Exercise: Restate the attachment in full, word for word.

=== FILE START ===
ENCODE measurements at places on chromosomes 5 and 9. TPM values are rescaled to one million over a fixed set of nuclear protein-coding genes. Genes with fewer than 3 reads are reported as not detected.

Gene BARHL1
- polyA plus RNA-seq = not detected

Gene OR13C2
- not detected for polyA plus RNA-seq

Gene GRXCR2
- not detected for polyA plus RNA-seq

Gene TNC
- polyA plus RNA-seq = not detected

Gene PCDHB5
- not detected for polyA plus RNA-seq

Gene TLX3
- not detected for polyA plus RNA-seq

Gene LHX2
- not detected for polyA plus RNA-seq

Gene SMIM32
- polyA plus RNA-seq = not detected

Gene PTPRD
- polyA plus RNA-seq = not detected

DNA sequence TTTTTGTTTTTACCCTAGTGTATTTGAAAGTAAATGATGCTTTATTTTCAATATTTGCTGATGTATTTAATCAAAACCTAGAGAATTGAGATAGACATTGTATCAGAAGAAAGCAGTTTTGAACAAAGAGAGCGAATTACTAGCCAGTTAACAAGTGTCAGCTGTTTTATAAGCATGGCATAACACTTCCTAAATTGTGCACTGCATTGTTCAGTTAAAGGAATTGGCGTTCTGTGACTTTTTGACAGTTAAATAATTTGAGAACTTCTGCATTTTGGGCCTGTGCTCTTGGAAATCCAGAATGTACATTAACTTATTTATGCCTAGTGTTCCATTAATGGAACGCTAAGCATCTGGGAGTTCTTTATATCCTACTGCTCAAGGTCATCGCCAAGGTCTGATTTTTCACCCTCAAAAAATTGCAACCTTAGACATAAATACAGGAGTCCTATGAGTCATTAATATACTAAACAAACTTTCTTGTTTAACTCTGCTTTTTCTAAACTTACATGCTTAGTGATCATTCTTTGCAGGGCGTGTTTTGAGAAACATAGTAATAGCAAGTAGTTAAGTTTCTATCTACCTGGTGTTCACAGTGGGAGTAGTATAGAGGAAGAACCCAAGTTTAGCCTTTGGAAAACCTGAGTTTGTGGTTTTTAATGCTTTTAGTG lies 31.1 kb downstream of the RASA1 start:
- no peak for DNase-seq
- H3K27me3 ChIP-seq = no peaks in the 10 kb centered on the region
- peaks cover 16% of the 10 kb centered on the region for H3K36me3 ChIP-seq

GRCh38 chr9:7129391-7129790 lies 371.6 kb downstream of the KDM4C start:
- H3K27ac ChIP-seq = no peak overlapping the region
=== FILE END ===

ENCODE measurements at places on chromosomes 5 and 9. TPM values are rescaled to one million over a fixed set of nuclear protein-coding genes. Genes with fewer than 3 reads are reported as not detected.

Gene BARHL1
- polyA plus RNA-seq = not detected

Gene OR13C2
- not detected for polyA plus RNA-seq

Gene GRXCR2
- not detected for polyA plus RNA-seq

Gene TNC
- polyA plus RNA-seq = not detected

Gene PCDHB5
- not detected for polyA plus RNA-seq

Gene TLX3
- not detected for polyA plus RNA-seq

Gene LHX2
- not detected for polyA plus RNA-seq

Gene SMIM32
- polyA plus RNA-seq = not detected

Gene PTPRD
- polyA plus RNA-seq = not detected

DNA sequence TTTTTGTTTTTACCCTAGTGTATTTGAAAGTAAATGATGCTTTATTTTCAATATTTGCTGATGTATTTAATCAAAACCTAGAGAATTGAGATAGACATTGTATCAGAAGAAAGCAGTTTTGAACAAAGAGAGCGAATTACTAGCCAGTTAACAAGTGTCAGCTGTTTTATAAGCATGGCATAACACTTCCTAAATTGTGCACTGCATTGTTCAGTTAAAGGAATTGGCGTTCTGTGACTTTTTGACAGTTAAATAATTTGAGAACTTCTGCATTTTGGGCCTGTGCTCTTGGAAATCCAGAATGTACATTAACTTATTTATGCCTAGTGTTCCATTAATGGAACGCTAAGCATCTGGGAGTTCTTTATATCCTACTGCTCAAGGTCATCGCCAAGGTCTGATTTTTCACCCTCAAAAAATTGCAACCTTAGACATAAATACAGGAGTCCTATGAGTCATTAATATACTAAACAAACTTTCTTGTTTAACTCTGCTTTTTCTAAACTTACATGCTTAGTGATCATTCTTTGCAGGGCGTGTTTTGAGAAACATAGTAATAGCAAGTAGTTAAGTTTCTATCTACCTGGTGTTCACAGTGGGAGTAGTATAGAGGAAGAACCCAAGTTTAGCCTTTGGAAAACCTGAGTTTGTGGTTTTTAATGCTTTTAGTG lies 31.1 kb downstream of the RASA1 start:
- no peak for DNase-seq
- H3K27me3 ChIP-seq = no peaks in the 10 kb centered on the region
- peaks cover 16% of the 10 kb centered on the region for H3K36me3 ChIP-seq

GRCh38 chr9:7129391-7129790 lies 371.6 kb downstream of the KDM4C start:
- H3K27ac ChIP-seq = no peak overlapping the region